A sad tale…

A sad tale of failing to communicate

Bereavement and ill health can take its toll on day-to-day life, but even under these tragic personal circumstances, practitioners still have a responsibility to their clients and professional body.

Sole practitioner Sonia was dealing with her husband’s death when she failed to respond to another accountant’s professional clearance and transfer request. Over the next few months, Sonia also failed to engage with an ACCA investigation into her alleged failure to respond.

The disciplinary committee concluded that Sonia’s failure to respond and co-operate fully with the Investigations Officer did demonstrate a lack of professional responsibility.

Sonia received a severe reprimand in November 2018 and was ordered to pay ACCA’s disciplinary hearing costs of £6,000.


Sonia told the ACCA’s conciliation team in June 2017 that her lack of client communication occurred at a time when she was ill and signed off work and dealing with three bereavements including her husband’s death. She had been left to wind down his business, as well as her own.

Sonia said that she believed that she and the client had already parted ways. However, the client later re-emerged at the eleventh hour with a VAT return. She said the client had been “awkward” for 18 months and would get angry with her, refuse to pay for on-going work, and had threatened to engage a new accountant.

Sonia admitted that although she had moved out of her offices in December 2016, that shouldn’t have affected client communication because the client was made aware of these changes. She also said she updated her ACCA records, but not Companies House.

Sonia told the ACCA that she had lost access to her emails which explained her silence. By the time they were restored in May 2017, she was abroad and unable to receive phone calls.

Off the radar

Despite agreeing to send the client’s transfer documents in the following week and to email a response to the officer, Sonia failed to do so, which sparked a three month chase where the ACCA’s emails and voicemails were met with silence.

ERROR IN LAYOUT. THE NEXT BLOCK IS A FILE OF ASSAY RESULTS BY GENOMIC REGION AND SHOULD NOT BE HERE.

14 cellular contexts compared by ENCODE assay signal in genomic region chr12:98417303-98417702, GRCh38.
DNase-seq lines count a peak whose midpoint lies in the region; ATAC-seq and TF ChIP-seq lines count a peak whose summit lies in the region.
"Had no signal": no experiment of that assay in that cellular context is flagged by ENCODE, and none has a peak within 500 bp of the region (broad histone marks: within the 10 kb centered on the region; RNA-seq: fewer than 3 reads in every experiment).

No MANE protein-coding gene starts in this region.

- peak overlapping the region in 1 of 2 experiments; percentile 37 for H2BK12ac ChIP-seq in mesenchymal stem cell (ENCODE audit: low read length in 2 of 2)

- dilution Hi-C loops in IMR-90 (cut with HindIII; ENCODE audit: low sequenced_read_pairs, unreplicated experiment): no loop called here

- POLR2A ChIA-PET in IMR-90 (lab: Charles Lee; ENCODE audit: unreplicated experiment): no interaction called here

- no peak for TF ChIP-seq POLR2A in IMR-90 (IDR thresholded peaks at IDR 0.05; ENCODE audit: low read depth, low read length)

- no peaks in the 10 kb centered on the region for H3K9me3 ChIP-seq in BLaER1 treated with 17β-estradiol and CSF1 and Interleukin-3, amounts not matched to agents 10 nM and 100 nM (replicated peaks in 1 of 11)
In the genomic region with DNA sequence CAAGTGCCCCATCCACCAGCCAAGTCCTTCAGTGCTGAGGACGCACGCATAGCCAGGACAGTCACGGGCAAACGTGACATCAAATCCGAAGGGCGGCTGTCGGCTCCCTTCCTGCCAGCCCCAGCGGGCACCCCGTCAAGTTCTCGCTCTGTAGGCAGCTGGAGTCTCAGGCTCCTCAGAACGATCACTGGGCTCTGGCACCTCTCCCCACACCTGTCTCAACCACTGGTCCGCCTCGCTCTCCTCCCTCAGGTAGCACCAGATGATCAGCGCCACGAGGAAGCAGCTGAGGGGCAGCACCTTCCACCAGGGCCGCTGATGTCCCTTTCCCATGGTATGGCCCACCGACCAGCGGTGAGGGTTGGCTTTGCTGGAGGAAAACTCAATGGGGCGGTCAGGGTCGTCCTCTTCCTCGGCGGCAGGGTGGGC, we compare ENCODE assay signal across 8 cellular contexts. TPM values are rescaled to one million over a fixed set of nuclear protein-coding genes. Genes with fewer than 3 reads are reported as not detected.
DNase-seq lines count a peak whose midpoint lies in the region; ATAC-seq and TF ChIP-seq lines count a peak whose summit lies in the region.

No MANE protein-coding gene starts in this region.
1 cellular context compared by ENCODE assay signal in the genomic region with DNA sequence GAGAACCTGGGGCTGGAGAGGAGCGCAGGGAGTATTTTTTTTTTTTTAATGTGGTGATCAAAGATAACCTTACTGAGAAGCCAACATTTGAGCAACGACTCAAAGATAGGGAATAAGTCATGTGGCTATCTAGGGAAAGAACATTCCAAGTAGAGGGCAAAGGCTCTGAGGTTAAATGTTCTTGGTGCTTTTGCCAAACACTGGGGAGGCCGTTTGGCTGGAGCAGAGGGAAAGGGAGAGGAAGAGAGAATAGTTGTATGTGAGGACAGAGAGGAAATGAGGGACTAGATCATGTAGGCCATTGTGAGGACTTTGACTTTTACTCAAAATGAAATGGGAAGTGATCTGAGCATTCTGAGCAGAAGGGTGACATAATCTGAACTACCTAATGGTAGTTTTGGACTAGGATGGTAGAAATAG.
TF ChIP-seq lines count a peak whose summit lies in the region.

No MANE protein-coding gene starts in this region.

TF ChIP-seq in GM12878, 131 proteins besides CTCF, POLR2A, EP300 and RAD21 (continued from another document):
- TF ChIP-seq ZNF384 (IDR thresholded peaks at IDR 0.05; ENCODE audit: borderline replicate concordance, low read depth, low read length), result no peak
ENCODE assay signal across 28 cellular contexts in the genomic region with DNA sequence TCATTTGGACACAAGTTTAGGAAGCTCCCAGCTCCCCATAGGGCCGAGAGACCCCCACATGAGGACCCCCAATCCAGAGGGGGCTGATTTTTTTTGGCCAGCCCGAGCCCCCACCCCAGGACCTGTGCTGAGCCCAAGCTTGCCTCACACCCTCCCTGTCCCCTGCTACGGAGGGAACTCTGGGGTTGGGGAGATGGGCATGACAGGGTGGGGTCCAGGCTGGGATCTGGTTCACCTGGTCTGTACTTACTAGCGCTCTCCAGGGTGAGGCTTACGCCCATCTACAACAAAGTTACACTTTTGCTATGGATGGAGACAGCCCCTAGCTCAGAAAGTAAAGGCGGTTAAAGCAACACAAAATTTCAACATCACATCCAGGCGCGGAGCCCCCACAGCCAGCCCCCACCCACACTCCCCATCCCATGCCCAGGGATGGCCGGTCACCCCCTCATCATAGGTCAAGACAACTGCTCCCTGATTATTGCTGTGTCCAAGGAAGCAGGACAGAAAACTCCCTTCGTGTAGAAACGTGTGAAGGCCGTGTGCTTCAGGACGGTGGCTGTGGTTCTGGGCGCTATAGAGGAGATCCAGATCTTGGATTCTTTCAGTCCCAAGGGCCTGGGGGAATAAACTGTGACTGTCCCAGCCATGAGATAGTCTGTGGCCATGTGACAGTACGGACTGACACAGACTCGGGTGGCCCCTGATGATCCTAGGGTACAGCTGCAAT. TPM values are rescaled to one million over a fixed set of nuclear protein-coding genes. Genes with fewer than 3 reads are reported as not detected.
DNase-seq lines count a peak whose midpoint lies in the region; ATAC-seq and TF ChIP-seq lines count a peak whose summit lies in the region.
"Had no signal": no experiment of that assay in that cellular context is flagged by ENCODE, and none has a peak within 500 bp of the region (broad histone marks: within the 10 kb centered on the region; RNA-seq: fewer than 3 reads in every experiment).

By August 2017, the matter had been escalated to the ACCA Investigations Department after seven failed attempts to contact Sonia. The Investigations Department tried a further four times and searched the ACCA database for alternative addresses, before Sonia re-emerged on 13 October after having only just seen the Investigations Department’s September email (she said that she did not “regularly monitor” this email account). But in her own mind, Sonia believed that she had already provided all the information to the ACCA.

Committee’s conclusion

ACCA sympathised with Sonia’s personal circumstances, namely working part-time after an extended time off work and the added responsibility of running her late husband’s business.

Whilst the disciplinary committee severely reprimanded Sonia, it recognised that this was not a case of non-cooperation.

Sonia indicated in a conversation with the ACCA in June 2018 that she had sold her practice and wanted her practising certificate withdrawn.

Sonia did not attend the hearing. The ACCA attempted to contact her but an emailed notice of the hearing to her registered address bounced back and it appeared that she left her registered address sometime before.


Chris Cope comments:-

A sad case. To my mind, Sonia really needed the ACCA’s help, as opposed to disciplinary sanction. When will the ACCA introduce a Support Members Group, similar to the ICAEW? The only good news from Sonia’s point of view was that the costs ordered were £3200 less than sought.


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